Climate Action

Amazon commits to being carbon neutral by 2040

Amazon has announced they will be net zero by 2040, to align with goals set at the Paris Agreement.

  • 23 September 2019
  • Rachel Cooper

Amazon has announced they will be net zero by 2040, to align with goals set at the Paris Agreement.

The multinational technology company has pledged to be net zero by 2040 along with a number of different sustainability goals, including being 100 per cent renewable by 2030.

Amazon has become the first signatory of the Climate Pledge. All companies that sign this pledge agree to measure and report greenhouse gas emissions on a regular basis. They will also have to implement decarbonisation strategies in line with the Paris Agreement through real business changes and innovations.  

“We’re done being in the middle of the herd on this issue—we’ve decided to use our size and scale to make a difference,” said Jeff Bezos, Amazon founder and CEO.

The company has also ordered 100,000 electric vehicles to expand their sustainable delivery fleet. This move will help towards becoming 100 per cent renewable by 2030.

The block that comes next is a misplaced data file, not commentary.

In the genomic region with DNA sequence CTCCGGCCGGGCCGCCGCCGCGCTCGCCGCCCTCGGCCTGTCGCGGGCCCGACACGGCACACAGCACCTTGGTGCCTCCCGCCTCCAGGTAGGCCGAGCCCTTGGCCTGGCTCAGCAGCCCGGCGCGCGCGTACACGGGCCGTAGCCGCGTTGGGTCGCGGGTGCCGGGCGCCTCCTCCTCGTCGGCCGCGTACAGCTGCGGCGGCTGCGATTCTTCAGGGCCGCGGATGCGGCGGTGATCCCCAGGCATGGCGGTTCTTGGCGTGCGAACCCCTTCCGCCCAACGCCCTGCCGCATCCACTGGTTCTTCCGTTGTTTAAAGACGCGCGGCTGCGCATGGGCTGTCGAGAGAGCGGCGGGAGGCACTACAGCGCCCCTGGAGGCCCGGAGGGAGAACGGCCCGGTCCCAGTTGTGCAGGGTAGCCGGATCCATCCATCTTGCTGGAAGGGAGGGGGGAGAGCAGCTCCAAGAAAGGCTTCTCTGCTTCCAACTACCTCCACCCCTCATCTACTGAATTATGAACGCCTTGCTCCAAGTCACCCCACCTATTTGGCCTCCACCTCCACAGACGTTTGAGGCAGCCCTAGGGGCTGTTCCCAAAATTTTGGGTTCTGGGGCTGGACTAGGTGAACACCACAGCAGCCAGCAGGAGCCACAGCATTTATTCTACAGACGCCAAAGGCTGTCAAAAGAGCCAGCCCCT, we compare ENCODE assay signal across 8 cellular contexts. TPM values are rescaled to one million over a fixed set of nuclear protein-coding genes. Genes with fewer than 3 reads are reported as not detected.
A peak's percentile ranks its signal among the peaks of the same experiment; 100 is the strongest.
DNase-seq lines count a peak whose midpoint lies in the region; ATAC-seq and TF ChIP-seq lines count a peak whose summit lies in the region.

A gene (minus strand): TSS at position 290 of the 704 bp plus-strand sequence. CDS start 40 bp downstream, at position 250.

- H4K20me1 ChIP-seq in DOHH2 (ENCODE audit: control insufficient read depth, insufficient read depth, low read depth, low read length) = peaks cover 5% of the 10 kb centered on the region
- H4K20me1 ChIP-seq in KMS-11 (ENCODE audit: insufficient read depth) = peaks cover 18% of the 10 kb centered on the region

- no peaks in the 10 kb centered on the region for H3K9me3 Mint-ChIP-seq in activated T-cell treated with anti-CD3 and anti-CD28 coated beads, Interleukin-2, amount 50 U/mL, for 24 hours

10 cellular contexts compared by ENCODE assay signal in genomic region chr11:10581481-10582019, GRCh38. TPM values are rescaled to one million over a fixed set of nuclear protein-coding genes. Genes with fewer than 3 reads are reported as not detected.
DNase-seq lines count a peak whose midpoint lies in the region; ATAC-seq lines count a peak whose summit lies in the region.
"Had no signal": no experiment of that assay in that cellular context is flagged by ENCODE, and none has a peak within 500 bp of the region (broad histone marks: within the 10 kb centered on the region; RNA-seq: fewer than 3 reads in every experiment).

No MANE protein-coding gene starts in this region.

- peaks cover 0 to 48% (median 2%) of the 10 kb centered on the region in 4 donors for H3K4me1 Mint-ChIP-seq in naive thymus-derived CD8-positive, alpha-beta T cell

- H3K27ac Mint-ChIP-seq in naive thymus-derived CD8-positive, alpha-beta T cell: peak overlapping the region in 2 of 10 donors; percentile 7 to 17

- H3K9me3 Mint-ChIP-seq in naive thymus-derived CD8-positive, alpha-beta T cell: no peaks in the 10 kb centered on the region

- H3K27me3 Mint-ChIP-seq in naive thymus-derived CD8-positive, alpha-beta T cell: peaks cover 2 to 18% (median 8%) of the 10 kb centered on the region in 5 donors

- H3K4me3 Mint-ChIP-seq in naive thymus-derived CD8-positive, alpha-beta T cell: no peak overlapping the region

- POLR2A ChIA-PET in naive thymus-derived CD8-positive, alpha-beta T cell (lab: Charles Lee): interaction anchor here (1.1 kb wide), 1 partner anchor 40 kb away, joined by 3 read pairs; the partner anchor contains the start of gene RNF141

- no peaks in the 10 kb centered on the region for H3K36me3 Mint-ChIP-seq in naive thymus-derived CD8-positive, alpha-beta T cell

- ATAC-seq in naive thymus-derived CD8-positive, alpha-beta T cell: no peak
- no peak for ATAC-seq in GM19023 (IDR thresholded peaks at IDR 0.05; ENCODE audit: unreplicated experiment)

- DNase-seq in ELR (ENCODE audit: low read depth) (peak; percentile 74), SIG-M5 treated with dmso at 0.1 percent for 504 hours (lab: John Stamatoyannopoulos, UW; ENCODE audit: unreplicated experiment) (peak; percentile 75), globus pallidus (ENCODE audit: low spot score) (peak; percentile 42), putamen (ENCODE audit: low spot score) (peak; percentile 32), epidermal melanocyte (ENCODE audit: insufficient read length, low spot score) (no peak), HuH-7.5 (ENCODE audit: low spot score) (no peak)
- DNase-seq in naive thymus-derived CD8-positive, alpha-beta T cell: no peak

Jeff Bezos added: “If a company with as much physical infrastructure as Amazon—which delivers more than 10 billion items a year—can meet the Paris Agreement 10 years early, then any company can. I’ve been talking with other CEOs of global companies, and I’m finding a lot of interest in joining the pledge. Large companies signing The Climate Pledge will send an important signal to the market that it’s time to invest in the products and services the signatories will need to meet their commitments.”

Amazon will invest $100 million in reforestation projects around the world to begin removing carbon from the atmosphere, and creating economic opportunity for thousands of people.

“The science is clear: healthy forests, grasslands, and wetlands are some of the most effective tools we have to address climate change—but we must act now to take natural climate solutions to scale,” said Sally Jewell, interim CEO, The Nature Conservancy.